KeywordsPoetry Women’s employment Social action Catholicism Feminism
Combining her interest in feminism with her commitment to Catholicism, Adelaide Procter (1825–1864) wrote poetry designed not only to engage a wide audience of readers but also to increase her readers’ spiritual devotion and social action as she encouraged them to pay closer attention to the inequities in their society and work to address them.
Adelaide Anne Procter was born in London on October 30, 1825. Her father, Bryan Waller Procter, trained and worked as a solicitor but was also a well-known author, publishing poems and essays under the pseudonym of Barry Cornwall. Her mother, Anne Skepper Procter, was an engaging hostess who became known for her literary salons frequented by authors and artists such as Thomas Carlyle, Charles Dickens, William Makepeace Thackeray, Anna Murphy Jameson, Fanny Kemble, the Rossettis, and Robert Browning (Gregory 1998). Adelaide Procter, then, was raised in a home that was permeated by literature and the arts. Dickens, in fact, records in his introduction to Procter’s collected works that, as a little girl, Procter carried around a “tiny album” into which her mother had copied Procter’s favorite poems (Dickens 1902).
Procter read widely as she was growing up, and she began writing poetry at a young age. As she began to think about submitting her works for publication, Procter, like her father, decided to write under a pseudonym. Rather than utilizing her father’s influence or receiving help from any of his friends, she wanted to make sure that her poems were evaluated on their own merits, so she submitted her work as Miss Mary Berwick and proved to be quite successful, having 25 poems published in Dickens’s journal, Household Words from 1853 to 1854. Procter, however, eventually felt compelled to reveal herself in December 1854 when Dickens, on one of his visits to her family home, brought along one of Miss Berwick’s recent poems to show the family. As Dickens records, he discovered the next day that he had “spoken of the poem to the mother of its writer, in its writer’s presence” (Dickens 1902).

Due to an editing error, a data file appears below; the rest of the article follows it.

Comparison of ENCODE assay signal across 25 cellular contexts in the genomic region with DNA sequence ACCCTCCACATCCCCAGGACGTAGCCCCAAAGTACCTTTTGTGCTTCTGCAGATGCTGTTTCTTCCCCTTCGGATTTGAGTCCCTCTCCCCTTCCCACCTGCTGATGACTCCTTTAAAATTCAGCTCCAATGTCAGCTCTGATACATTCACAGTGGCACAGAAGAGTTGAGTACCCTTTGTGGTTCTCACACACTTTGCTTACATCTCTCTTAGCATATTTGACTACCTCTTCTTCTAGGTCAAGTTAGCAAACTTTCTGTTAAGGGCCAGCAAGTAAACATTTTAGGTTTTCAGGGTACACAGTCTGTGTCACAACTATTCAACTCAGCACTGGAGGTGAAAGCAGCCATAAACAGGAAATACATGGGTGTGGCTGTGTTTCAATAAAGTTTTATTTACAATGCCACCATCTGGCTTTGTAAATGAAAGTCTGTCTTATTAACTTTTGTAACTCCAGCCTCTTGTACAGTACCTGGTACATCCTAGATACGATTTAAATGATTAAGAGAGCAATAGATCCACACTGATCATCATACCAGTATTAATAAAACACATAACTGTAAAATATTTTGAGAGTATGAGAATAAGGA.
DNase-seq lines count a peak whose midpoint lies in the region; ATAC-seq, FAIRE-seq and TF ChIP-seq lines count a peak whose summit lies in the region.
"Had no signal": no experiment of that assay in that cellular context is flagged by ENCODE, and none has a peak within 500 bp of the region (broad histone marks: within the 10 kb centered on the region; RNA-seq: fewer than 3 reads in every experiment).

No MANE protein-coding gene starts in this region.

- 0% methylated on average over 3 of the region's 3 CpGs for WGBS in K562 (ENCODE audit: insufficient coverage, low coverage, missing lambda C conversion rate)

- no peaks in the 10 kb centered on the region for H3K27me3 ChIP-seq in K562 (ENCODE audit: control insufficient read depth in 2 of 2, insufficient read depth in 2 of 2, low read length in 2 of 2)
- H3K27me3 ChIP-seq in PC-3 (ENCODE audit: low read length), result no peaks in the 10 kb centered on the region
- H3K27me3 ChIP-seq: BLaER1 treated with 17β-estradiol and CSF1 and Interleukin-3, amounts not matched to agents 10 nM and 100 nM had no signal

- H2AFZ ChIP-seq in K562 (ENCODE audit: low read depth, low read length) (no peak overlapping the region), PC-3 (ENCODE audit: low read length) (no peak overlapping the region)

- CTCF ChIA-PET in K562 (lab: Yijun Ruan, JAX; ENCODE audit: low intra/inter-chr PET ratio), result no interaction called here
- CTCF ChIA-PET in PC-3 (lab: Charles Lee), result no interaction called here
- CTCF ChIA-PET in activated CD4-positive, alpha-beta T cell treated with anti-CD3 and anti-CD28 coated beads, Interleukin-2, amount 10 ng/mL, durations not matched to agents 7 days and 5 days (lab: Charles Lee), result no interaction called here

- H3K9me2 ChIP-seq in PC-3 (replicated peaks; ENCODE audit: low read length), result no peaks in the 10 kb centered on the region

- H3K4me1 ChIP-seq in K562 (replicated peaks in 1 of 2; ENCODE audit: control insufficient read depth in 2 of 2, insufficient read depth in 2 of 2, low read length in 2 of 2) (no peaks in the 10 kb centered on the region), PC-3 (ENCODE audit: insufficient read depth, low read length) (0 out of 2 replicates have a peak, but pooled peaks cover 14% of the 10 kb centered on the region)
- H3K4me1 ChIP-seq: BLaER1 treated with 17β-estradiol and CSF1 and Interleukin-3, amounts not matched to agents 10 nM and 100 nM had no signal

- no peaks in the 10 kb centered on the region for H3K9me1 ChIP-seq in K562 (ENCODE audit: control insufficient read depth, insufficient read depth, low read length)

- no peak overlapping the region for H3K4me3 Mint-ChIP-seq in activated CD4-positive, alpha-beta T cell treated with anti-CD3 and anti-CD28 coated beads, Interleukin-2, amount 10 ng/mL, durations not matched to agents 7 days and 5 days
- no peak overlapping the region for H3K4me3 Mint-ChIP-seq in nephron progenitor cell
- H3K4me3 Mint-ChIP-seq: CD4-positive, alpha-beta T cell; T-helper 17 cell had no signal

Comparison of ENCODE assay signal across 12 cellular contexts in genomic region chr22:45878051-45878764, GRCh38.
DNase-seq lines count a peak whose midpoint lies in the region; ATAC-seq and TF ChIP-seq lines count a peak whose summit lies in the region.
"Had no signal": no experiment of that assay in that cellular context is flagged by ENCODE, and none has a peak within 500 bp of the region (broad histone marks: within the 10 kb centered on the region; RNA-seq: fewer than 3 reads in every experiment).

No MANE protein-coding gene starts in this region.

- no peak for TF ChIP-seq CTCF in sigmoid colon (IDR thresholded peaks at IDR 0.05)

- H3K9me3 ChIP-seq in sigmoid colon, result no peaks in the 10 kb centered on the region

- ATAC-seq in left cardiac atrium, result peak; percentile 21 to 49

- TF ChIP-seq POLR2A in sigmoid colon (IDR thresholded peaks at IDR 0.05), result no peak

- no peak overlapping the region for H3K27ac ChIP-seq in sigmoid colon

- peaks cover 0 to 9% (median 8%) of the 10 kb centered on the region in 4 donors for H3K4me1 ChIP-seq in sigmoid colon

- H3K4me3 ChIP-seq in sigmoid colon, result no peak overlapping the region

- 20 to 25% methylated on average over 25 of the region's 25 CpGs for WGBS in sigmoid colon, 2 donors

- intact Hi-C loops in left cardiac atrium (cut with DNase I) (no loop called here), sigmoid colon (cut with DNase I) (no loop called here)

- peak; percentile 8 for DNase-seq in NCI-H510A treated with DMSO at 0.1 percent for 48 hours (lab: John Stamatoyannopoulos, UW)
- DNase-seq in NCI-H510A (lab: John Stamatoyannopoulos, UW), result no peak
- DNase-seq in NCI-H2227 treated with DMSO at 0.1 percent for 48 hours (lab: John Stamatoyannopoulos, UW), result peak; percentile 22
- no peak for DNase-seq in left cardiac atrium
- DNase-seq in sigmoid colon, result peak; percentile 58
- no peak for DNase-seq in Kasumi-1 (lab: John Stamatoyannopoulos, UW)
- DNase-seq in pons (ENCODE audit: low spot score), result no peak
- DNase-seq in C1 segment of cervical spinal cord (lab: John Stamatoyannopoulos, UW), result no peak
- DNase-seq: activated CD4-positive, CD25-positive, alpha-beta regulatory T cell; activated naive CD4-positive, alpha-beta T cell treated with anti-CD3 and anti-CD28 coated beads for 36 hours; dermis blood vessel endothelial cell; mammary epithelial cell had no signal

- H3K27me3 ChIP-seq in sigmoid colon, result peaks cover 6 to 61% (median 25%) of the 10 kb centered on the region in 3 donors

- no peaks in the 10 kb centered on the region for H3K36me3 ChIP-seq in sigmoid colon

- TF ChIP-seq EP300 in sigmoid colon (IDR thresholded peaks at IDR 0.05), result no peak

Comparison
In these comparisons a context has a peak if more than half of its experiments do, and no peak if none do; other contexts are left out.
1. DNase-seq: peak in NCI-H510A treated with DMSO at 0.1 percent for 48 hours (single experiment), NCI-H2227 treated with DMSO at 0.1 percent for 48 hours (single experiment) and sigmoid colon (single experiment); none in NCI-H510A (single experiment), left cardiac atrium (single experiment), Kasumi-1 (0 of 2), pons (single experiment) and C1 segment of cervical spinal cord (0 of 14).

Procter continued to publish her poems not only in Household Words and All the Year Round but also in other journals such as The Cornhill Magazine, Good Words, and The English Woman’s Journal. She, in fact, became the most published poet in both Household Words and The English Woman’s Journal. In the late 1850s, she became part of the Portfolio Society (a group of writers and artists who met in Barbara Leigh Smith Bodichon’s home to share their work), and she also began publishing her collected poems with Legends and Lyrics, First Series appearing in 1858, and Legends and Lyrics, Second Series appearing in 1861. She followed these collections with A Chaplet of Verses in 1862: a volume of religious poetry that was designed raise funds for the Providence Row Night Mission in London. Her works sold well, and when Procter died of tuberculosis 2 years later on February 3, 1864, she was, as Margaret Maison recounts, more popular than any other Victorian poet except for Tennyson (Maison 1965). Procter’s fame, however, did not persist into the twentieth century, for her poems, like the poems of many other Victorian writers, were dismissed by later readers as being too simple and sentimental. Other than her poem “A Lost Chord,” which had been set to music by Arthur Sullivan, her works were generally forgotten until they were rediscovered, along with the works of many other women writers, as scholars in the late-twentieth century began to turn more of their attention to uncovering a tradition of women writers.